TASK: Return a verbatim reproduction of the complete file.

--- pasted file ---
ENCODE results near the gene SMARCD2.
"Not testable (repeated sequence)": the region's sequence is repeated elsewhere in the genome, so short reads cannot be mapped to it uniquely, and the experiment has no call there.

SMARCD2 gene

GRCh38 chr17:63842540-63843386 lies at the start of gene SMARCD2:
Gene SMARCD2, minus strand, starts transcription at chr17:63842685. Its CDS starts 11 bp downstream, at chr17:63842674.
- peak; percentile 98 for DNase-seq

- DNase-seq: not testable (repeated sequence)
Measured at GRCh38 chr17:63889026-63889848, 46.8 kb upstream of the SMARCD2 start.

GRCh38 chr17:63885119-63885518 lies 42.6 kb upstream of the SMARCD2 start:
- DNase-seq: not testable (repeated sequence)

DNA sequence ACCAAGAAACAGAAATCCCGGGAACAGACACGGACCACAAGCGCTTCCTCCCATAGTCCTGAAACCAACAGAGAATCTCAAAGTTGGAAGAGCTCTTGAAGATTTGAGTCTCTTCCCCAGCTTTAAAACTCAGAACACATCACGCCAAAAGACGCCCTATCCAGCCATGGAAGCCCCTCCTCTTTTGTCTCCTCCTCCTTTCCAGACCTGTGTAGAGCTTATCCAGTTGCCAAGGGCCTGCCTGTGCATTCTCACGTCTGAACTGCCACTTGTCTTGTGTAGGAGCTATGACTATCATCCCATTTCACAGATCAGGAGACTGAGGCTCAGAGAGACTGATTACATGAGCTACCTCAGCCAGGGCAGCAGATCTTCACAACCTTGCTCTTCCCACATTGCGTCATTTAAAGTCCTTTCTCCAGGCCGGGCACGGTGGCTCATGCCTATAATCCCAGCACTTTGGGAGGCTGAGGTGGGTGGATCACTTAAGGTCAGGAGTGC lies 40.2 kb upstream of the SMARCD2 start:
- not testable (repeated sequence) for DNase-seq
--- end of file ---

ENCODE results near the gene SMARCD2.
"Not testable (repeated sequence)": the region's sequence is repeated elsewhere in the genome, so short reads cannot be mapped to it uniquely, and the experiment has no call there.

SMARCD2 gene

GRCh38 chr17:63842540-63843386 lies at the start of gene SMARCD2:
Gene SMARCD2, minus strand, starts transcription at chr17:63842685. Its CDS starts 11 bp downstream, at chr17:63842674.
- peak; percentile 98 for DNase-seq

- DNase-seq: not testable (repeated sequence)
Measured at GRCh38 chr17:63889026-63889848, 46.8 kb upstream of the SMARCD2 start.

GRCh38 chr17:63885119-63885518 lies 42.6 kb upstream of the SMARCD2 start:
- DNase-seq: not testable (repeated sequence)

DNA sequence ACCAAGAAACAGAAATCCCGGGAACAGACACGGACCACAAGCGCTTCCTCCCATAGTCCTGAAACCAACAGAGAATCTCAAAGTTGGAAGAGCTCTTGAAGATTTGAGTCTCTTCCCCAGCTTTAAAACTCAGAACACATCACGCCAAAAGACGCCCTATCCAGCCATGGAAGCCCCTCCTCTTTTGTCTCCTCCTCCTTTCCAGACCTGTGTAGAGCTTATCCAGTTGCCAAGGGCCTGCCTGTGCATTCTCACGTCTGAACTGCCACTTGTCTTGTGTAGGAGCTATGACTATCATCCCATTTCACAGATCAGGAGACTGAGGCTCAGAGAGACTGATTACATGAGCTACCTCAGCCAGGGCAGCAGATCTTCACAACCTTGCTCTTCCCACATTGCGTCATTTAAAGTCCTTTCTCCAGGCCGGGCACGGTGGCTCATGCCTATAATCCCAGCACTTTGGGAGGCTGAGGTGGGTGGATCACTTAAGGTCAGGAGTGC lies 40.2 kb upstream of the SMARCD2 start:
- not testable (repeated sequence) for DNase-seq